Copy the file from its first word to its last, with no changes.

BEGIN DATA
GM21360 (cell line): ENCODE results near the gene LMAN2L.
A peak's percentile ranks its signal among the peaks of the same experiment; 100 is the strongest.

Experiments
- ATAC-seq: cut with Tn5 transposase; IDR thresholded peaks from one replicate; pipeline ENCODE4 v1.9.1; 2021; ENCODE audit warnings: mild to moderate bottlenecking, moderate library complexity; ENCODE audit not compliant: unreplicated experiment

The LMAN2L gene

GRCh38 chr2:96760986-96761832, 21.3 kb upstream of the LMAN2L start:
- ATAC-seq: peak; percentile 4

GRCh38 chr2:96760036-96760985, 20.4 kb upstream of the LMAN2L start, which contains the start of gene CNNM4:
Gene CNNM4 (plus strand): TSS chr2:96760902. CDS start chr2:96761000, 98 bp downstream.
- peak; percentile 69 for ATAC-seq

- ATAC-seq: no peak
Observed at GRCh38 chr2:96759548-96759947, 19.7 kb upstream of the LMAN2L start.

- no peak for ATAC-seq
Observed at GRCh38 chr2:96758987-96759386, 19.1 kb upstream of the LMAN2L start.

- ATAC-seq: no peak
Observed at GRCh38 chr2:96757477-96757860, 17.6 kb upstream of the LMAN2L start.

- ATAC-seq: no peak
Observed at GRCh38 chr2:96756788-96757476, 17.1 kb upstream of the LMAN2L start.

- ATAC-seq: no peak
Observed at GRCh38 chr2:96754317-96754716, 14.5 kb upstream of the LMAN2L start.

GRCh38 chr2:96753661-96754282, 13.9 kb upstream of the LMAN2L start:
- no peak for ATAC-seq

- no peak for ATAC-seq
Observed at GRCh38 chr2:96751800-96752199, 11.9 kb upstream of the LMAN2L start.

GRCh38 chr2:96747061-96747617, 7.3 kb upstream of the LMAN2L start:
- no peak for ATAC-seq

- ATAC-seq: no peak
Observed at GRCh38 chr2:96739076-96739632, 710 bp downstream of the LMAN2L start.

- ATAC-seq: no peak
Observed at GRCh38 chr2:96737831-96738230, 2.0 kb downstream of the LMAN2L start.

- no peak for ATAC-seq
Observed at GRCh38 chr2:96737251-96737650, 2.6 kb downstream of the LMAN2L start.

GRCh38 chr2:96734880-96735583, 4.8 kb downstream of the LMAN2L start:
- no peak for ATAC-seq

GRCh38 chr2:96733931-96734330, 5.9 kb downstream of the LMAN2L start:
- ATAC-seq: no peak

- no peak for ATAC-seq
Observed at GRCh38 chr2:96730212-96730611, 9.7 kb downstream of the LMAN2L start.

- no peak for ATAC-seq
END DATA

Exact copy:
GM21360 (cell line): ENCODE results near the gene LMAN2L.
A peak's percentile ranks its signal among the peaks of the same experiment; 100 is the strongest.

Experiments
- ATAC-seq: cut with Tn5 transposase; IDR thresholded peaks from one replicate; pipeline ENCODE4 v1.9.1; 2021; ENCODE audit warnings: mild to moderate bottlenecking, moderate library complexity; ENCODE audit not compliant: unreplicated experiment

The LMAN2L gene

GRCh38 chr2:96760986-96761832, 21.3 kb upstream of the LMAN2L start:
- ATAC-seq: peak; percentile 4

GRCh38 chr2:96760036-96760985, 20.4 kb upstream of the LMAN2L start, which contains the start of gene CNNM4:
Gene CNNM4 (plus strand): TSS chr2:96760902. CDS start chr2:96761000, 98 bp downstream.
- peak; percentile 69 for ATAC-seq

- ATAC-seq: no peak
Observed at GRCh38 chr2:96759548-96759947, 19.7 kb upstream of the LMAN2L start.

- no peak for ATAC-seq
Observed at GRCh38 chr2:96758987-96759386, 19.1 kb upstream of the LMAN2L start.

- ATAC-seq: no peak
Observed at GRCh38 chr2:96757477-96757860, 17.6 kb upstream of the LMAN2L start.

- ATAC-seq: no peak
Observed at GRCh38 chr2:96756788-96757476, 17.1 kb upstream of the LMAN2L start.

- ATAC-seq: no peak
Observed at GRCh38 chr2:96754317-96754716, 14.5 kb upstream of the LMAN2L start.

GRCh38 chr2:96753661-96754282, 13.9 kb upstream of the LMAN2L start:
- no peak for ATAC-seq

- no peak for ATAC-seq
Observed at GRCh38 chr2:96751800-96752199, 11.9 kb upstream of the LMAN2L start.

GRCh38 chr2:96747061-96747617, 7.3 kb upstream of the LMAN2L start:
- no peak for ATAC-seq

- ATAC-seq: no peak
Observed at GRCh38 chr2:96739076-96739632, 710 bp downstream of the LMAN2L start.

- ATAC-seq: no peak
Observed at GRCh38 chr2:96737831-96738230, 2.0 kb downstream of the LMAN2L start.

- no peak for ATAC-seq
Observed at GRCh38 chr2:96737251-96737650, 2.6 kb downstream of the LMAN2L start.

GRCh38 chr2:96734880-96735583, 4.8 kb downstream of the LMAN2L start:
- no peak for ATAC-seq

GRCh38 chr2:96733931-96734330, 5.9 kb downstream of the LMAN2L start:
- ATAC-seq: no peak

- no peak for ATAC-seq
Observed at GRCh38 chr2:96730212-96730611, 9.7 kb downstream of the LMAN2L start.

- no peak for ATAC-seq